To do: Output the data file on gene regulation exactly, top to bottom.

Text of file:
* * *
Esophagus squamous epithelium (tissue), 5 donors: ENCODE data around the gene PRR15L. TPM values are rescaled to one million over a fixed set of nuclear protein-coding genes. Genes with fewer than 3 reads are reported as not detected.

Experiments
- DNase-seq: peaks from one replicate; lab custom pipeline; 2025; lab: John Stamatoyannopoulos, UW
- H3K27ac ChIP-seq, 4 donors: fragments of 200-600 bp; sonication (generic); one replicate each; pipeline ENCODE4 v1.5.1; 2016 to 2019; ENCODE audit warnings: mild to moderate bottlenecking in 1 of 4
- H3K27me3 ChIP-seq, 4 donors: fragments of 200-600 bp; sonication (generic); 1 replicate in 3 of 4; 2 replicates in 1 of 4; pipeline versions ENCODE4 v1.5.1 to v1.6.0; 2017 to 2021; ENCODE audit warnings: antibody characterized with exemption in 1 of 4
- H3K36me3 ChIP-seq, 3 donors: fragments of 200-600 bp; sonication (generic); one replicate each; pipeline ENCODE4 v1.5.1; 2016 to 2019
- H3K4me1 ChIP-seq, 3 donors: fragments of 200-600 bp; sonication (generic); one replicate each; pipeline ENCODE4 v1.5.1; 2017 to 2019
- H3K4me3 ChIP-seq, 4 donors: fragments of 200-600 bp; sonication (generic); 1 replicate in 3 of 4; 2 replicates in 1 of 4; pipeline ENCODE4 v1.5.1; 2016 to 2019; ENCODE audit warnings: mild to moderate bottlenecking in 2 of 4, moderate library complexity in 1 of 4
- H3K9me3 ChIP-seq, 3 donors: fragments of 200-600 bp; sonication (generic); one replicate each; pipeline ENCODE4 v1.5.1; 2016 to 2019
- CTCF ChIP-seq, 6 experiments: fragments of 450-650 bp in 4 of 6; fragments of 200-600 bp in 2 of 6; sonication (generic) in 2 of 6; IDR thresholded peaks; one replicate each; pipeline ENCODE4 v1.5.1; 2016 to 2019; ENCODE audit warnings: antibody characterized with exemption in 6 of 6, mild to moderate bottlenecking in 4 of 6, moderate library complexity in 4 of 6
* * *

Esophagus squamous epithelium (tissue), 5 donors: ENCODE data around the gene PRR15L. TPM values are rescaled to one million over a fixed set of nuclear protein-coding genes. Genes with fewer than 3 reads are reported as not detected.

Experiments
- DNase-seq: peaks from one replicate; lab custom pipeline; 2025; lab: John Stamatoyannopoulos, UW
- H3K27ac ChIP-seq, 4 donors: fragments of 200-600 bp; sonication (generic); one replicate each; pipeline ENCODE4 v1.5.1; 2016 to 2019; ENCODE audit warnings: mild to moderate bottlenecking in 1 of 4
- H3K27me3 ChIP-seq, 4 donors: fragments of 200-600 bp; sonication (generic); 1 replicate in 3 of 4; 2 replicates in 1 of 4; pipeline versions ENCODE4 v1.5.1 to v1.6.0; 2017 to 2021; ENCODE audit warnings: antibody characterized with exemption in 1 of 4
- H3K36me3 ChIP-seq, 3 donors: fragments of 200-600 bp; sonication (generic); one replicate each; pipeline ENCODE4 v1.5.1; 2016 to 2019
- H3K4me1 ChIP-seq, 3 donors: fragments of 200-600 bp; sonication (generic); one replicate each; pipeline ENCODE4 v1.5.1; 2017 to 2019
- H3K4me3 ChIP-seq, 4 donors: fragments of 200-600 bp; sonication (generic); 1 replicate in 3 of 4; 2 replicates in 1 of 4; pipeline ENCODE4 v1.5.1; 2016 to 2019; ENCODE audit warnings: mild to moderate bottlenecking in 2 of 4, moderate library complexity in 1 of 4
- H3K9me3 ChIP-seq, 3 donors: fragments of 200-600 bp; sonication (generic); one replicate each; pipeline ENCODE4 v1.5.1; 2016 to 2019
- CTCF ChIP-seq, 6 experiments: fragments of 450-650 bp in 4 of 6; fragments of 200-600 bp in 2 of 6; sonication (generic) in 2 of 6; IDR thresholded peaks; one replicate each; pipeline ENCODE4 v1.5.1; 2016 to 2019; ENCODE audit warnings: antibody characterized with exemption in 6 of 6, mild to moderate bottlenecking in 4 of 6, moderate library complexity in 4 of 6